If this aid is completely stopped, the people will then have a chance to see clearly the magnitude of the ZANU PF government’s misgovernance – without the covering of donor funding – which will hopefully achieve one of two things – either, people will finally stand up boldly against such misrule, or the government will finally become responsible.

If a gainfully earning father is always irresponsibly spending money on friends, drinking and partying, whilst his family starves, and children are out of school – yet he is constantly being given handouts from well-wishers for his family’s upkeep – then his true behaviour will never be fully exposed.

This country is endowed with much resources, such that we could be one of the richest in the world, but these are being plundered unreservedly by the ruling elite for their own luxury, whilst the rest of the population suffers.

However, despite all our suffering, donor aid is hiding the true nature and extent of the mess our country is in.

Only after donor funding has ceased shall the people finally appreciate just how much this once great country has been ruined by ZANU PF.

The Daily Express article came right on the heels of a disturbing report I heard on the Voice of America’s (VOA) Studio 7, whereby the City of Gweru residents’ association was vehemently against the installation of pre-paid water meters, under the pretext that the poor would be denied access to this fundamental human right.

The question that immediately came into my mind when I heard that report was: ‘Who then do these residents expect to foot the water bill, if the current post-payment system continues?’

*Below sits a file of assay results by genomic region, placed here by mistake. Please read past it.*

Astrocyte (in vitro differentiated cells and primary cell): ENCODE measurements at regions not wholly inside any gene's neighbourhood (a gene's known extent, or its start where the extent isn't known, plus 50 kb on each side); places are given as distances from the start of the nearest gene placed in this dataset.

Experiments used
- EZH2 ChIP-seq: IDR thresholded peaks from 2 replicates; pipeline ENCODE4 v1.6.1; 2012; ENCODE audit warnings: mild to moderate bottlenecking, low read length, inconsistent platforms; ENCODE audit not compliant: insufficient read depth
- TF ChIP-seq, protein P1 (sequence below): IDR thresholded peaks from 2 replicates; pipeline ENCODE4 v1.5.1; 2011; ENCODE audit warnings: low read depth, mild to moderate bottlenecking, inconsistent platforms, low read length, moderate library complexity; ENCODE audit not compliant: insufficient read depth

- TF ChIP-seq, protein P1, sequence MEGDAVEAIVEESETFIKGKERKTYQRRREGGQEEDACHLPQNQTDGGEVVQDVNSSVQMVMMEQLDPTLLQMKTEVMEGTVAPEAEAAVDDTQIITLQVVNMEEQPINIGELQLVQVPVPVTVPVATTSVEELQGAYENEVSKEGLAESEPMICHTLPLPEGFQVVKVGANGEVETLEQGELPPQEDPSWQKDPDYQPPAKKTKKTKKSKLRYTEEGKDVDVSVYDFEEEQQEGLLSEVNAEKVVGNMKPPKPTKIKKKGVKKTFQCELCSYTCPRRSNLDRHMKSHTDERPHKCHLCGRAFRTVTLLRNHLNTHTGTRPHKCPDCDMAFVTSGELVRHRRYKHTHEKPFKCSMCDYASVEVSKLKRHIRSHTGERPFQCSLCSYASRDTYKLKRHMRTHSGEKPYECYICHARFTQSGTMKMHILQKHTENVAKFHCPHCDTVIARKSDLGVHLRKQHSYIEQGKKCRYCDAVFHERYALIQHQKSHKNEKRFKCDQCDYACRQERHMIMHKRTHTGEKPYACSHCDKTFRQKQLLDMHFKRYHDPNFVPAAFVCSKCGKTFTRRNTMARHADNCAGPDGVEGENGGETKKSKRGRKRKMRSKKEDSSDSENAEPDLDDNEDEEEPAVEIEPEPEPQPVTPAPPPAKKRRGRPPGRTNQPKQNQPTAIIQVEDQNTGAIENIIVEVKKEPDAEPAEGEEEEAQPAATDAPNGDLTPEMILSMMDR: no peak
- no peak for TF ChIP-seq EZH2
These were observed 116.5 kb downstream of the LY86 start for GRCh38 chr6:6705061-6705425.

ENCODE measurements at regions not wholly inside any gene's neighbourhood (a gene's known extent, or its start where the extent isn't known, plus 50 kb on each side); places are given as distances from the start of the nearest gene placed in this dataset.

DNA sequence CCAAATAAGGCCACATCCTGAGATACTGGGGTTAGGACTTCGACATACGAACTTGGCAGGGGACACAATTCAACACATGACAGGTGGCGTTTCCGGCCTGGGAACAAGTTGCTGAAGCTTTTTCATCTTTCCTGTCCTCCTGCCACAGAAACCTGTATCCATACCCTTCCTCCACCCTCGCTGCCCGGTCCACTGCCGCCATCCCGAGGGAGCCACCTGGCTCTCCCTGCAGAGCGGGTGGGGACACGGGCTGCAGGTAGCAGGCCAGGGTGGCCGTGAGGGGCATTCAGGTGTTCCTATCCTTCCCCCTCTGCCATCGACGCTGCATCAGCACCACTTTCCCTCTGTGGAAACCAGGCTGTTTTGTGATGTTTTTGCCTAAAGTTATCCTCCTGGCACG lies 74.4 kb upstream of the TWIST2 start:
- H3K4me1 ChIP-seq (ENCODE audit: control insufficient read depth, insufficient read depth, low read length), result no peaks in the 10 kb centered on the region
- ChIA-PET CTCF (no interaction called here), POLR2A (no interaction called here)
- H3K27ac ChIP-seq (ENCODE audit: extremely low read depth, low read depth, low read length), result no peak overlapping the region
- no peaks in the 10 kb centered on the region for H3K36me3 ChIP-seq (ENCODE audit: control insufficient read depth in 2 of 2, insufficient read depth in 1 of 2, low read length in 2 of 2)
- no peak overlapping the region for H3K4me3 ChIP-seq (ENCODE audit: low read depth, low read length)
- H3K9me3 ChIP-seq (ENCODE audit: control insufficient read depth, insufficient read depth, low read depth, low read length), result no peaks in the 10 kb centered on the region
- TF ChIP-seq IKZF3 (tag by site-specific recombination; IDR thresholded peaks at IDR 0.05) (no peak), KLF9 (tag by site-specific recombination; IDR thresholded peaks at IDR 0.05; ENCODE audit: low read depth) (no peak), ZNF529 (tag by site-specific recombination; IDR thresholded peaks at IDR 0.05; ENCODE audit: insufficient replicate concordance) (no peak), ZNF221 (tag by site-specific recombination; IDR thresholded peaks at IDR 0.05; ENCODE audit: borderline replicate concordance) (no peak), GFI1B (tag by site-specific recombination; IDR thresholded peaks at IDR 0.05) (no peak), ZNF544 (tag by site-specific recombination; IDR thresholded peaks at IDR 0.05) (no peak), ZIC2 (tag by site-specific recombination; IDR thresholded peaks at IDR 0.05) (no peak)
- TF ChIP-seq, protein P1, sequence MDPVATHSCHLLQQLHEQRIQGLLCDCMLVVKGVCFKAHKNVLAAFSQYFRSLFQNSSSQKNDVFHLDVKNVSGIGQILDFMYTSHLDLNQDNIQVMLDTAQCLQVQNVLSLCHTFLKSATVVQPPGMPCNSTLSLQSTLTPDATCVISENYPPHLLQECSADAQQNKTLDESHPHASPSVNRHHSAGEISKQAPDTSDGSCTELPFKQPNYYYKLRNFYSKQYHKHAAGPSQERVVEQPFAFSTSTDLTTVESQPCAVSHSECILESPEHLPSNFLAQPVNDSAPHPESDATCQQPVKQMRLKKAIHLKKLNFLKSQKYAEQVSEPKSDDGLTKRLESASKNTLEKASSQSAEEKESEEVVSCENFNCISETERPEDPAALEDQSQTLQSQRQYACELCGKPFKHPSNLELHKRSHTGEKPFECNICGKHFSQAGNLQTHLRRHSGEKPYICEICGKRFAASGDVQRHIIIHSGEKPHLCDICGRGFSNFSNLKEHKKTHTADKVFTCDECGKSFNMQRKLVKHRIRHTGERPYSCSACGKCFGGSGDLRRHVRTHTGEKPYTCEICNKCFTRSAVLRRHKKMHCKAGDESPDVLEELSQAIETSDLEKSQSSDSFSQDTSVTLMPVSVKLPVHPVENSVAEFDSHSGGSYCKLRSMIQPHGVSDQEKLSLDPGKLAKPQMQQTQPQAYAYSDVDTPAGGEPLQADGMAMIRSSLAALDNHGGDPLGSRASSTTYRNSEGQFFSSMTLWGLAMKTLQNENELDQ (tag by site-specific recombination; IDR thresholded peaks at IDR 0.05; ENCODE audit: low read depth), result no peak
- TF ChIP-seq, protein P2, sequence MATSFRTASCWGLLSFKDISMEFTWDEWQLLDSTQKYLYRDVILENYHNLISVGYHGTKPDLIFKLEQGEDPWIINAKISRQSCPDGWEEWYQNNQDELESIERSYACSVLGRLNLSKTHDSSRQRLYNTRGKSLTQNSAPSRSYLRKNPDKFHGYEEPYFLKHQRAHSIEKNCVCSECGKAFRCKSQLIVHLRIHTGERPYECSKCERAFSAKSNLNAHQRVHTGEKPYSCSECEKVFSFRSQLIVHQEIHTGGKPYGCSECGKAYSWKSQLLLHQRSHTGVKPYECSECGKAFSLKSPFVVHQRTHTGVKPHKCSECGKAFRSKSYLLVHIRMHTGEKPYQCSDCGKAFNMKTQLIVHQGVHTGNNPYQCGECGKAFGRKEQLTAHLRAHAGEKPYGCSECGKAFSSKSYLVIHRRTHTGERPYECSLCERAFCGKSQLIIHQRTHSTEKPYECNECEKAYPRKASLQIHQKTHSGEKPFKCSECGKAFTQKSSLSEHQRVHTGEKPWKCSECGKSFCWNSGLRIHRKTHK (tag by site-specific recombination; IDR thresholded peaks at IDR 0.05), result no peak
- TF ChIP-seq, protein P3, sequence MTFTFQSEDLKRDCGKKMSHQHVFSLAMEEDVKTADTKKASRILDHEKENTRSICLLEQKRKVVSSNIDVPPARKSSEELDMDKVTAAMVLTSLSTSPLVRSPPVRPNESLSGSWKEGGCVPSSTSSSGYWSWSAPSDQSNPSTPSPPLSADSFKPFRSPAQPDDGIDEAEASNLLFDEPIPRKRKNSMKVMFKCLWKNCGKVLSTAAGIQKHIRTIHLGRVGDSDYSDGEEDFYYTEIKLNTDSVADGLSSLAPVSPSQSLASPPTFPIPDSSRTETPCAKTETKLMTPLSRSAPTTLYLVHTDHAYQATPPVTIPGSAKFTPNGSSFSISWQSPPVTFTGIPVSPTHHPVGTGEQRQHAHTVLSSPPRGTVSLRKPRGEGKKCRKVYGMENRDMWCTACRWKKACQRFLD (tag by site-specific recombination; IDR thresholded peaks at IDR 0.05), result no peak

What the continued use of this water payment system entails is that those residents who are struggling and scrounging around for money – in the midst of Zimbabwe’s economic meltdown – to pay for the water they would have used, are then being coerced – obviously without their consent – to also foot the bill of those who are not paying.

Is it fair on those who are also struggling to make a living to be forced to pay for those who are not paying for water – and yet we all need this precious liquid?

Should our rights to something result in the infringement of others’ rights?

This is where the problem starts.

Civic rights organisations should be very careful when considering their activities – whether their actions actually promote community development or destroy it.

In the case of the debate over the installation of pre-paid meters in Zimbabwean cities, civic rights organisation should brainstorm broadly on such aspects as: ‘Since over 90% of Zimbabweans are not formally employed and are, therefore, regarded as poor, who amongst them can not genuinely pay for their water?’